# Two definitions of Bayes Sufficiency

"Bayes Sufficiency" is defined in two ways. Are they equivalent?

### Setting

A statistical experiment $S$ is a triplet $\left(\left(\Theta,\mathcal{F}\right),\left(\Omega,\mathcal{A}\right),P\right)$, where $\left(\Theta,\mathcal{F}\right)$, $\left(\Omega,\mathcal{A}\right)$ are measurable spaces and $P:\Theta\times\mathcal{A}\rightarrow\left[0,1\right]$ is a stochastic kernel. $\left(\Theta,\mathcal{F}\right)$ is called the parameter space, $\left(\Omega,\mathcal{A}\right)$ - the sample space and $P$ - the family of sampling distributions (indexed by $\theta\in\Theta$).

Every probability measure $Q$ on $\left(\Theta,\mathcal{F}\right)$ determines the derived Bayesian experiment $S_Q:=\left(\Theta\times\Omega,\mathcal{F}\otimes\mathcal{A},\Pi\right)$, where $\Pi$ is the unique probability measure on $\left(\Theta\times\Omega,\mathcal{F}\otimes\mathcal{A}\right)$, guaranteed by the product measure theorem (cf. [ASH] 2.6.2), such that $\Pi\left(F\times A\right)=\int_F P\left(\theta, A\right)\space Q\left(d\theta\right)$ for all $F\in\mathcal{F}$, $A\in\mathcal{A}$. $Q$ (or, equivalently, the restriction of $\Pi$ to the parameter space) is a prior distribution, the restriction of $\Pi$ to the sample space is the predictive distribution, and any regular version of the conditional distribution $\Pi\left(\pi_\Theta\in\cdot\mid\pi_\Omega=\omega\right)$, if such exists, is called the family of posterior distributions (indexed by $\omega\in\Omega$); here $\pi_\Theta$ is the natural projection from $\Theta\times\Omega$ to $\Theta$ and $\pi_\Omega$ - the natural projection to $\Omega$. Note that the family of sampling distributions is a regular version of $\Pi\left(\pi_\Omega\in\cdot\mid\pi_\Theta=\theta\right)$.

A $\left(\Gamma,\mathcal{G}\right)$-statistic, where $\left(\Gamma,\mathcal{G}\right)$ is a measurable space, is a measurable function $T:\left(\Omega,\mathcal{A}\right)\rightarrow\left(\Gamma,\mathcal{G}\right)$. Set $\mathcal{T}:=\sigma(T)$.

### Bayesian Sufficiency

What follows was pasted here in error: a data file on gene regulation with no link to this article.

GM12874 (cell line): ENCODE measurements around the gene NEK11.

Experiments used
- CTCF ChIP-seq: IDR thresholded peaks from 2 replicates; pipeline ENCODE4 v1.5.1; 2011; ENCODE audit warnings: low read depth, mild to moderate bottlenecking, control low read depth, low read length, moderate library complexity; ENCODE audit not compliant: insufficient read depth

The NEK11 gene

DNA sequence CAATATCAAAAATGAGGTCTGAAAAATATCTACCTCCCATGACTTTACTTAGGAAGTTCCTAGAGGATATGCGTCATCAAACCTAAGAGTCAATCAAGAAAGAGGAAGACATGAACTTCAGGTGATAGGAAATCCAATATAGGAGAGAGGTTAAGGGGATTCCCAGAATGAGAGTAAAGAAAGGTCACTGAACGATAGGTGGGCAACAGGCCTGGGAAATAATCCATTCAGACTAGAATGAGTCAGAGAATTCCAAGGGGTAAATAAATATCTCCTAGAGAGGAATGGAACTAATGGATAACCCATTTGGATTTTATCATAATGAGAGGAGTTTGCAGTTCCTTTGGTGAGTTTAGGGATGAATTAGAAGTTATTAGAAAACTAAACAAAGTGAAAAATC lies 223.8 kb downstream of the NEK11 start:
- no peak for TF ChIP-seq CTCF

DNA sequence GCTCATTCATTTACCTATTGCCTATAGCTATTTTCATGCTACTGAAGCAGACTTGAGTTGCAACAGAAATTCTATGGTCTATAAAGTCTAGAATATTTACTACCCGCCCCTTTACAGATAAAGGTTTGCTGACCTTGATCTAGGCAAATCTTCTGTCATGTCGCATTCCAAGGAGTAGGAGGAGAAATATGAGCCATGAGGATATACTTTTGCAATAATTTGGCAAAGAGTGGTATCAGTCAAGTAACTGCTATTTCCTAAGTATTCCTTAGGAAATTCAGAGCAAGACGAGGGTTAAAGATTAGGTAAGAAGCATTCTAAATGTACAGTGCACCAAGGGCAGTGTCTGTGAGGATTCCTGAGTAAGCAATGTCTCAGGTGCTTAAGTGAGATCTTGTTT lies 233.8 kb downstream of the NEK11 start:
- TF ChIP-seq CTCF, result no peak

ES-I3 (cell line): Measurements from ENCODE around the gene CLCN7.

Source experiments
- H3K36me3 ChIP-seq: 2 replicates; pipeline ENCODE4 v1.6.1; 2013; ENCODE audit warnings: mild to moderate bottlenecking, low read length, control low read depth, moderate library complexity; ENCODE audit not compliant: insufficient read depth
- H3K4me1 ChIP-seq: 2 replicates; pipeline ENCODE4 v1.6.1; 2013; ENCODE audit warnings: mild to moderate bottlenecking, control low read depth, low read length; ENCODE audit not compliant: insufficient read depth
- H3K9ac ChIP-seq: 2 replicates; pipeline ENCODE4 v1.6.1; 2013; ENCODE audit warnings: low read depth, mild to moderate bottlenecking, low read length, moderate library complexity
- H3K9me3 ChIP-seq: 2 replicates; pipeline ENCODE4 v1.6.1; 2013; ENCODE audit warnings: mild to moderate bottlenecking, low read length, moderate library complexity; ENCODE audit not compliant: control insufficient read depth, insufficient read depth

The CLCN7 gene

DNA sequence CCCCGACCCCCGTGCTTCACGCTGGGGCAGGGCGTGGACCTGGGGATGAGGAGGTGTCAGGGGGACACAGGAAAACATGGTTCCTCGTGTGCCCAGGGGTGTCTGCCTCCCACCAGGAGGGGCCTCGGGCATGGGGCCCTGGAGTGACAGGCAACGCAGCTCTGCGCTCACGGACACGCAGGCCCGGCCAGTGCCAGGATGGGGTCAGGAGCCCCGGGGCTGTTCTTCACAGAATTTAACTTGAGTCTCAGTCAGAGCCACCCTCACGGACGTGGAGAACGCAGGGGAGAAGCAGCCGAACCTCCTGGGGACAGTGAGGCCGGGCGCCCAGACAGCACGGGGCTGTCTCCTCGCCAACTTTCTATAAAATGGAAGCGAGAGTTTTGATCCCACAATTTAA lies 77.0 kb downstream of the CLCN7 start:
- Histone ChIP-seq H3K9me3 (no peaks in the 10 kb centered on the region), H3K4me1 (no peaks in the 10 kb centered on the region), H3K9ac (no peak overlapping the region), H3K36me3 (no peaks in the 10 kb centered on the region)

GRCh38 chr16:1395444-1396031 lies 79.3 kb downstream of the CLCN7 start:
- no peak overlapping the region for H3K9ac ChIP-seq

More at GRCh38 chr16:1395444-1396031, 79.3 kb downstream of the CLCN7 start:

1. According to Schervish ([SCH], Lemma 2.6), $\mathcal{T}$ is Bayes sufficient iff for every prior $Q$ there exists a (not necessarily regular) version $\mu:\Omega\times\mathcal{F}\rightarrow\left[0,1\right]$ of the posterior, such that for all $F\in\mathcal{F}$, $\mu\left(\cdot,F\right)$ is $\mathcal{T}/\mathfrak{B}$-measurable ($\mathfrak{B}$ being the standard Borel field on the real line).
2. According to Nogales, Oyola & Perez ([NOG] at the end of page 76), $\mathcal{T}$ is Bayes sufficient for a given prior $Q$ iff $\mathcal{F}\perp_\mathcal{T}\mathcal{A}$ in $S_Q$ ("$\cdot\perp_\square\cdot$" being the symbol for conditional stochastic independence). Here $\mathcal{F}$, $\mathcal{A}$ and $\mathcal{T}$ are considered as sub-$\sigma$-fields of $\mathcal{F}\otimes\mathcal{A}$ through their identification with $\left\{F\times\Omega:F\in\mathcal{F}\right\}$, $\left\{\Theta\times A:A\in\mathcal{A}\right\}$ and $\left\{\Theta\times A:A\in\mathcal{T}\right\}$, respectively.

### References

1. [ASH] Ash, Robert B., Doléans-Dade, Catherine A. "Probability and Measure Theory". 2nd Edition, 2000. Academic Press.
2. [NOG] Nogales, Agustín G., Oyola, José A., Pérez, Paloma. "On Conditional Independence and the Relationship between Sufficiency and Invariance under the Bayesian Point of View". Statistics & Probability Letters 46 (2000) 75-84.
3. [SCH] Schervish, Mark J. "Theory of Statistics". 1st printing, 1995. Springer-Verlag.

No, these definitions are not equivalent. 2 is implied by 1, but likely not vice versa. That 2 is implied by 1 is an immediate consequence of [FUR] Theorem 3 that states that $\mathcal{T}$ is Bayes sufficient for $Q$ (per definition 2) iff definition 1 applies w.r.t. this particular prior (rather than "for every prior $Q$").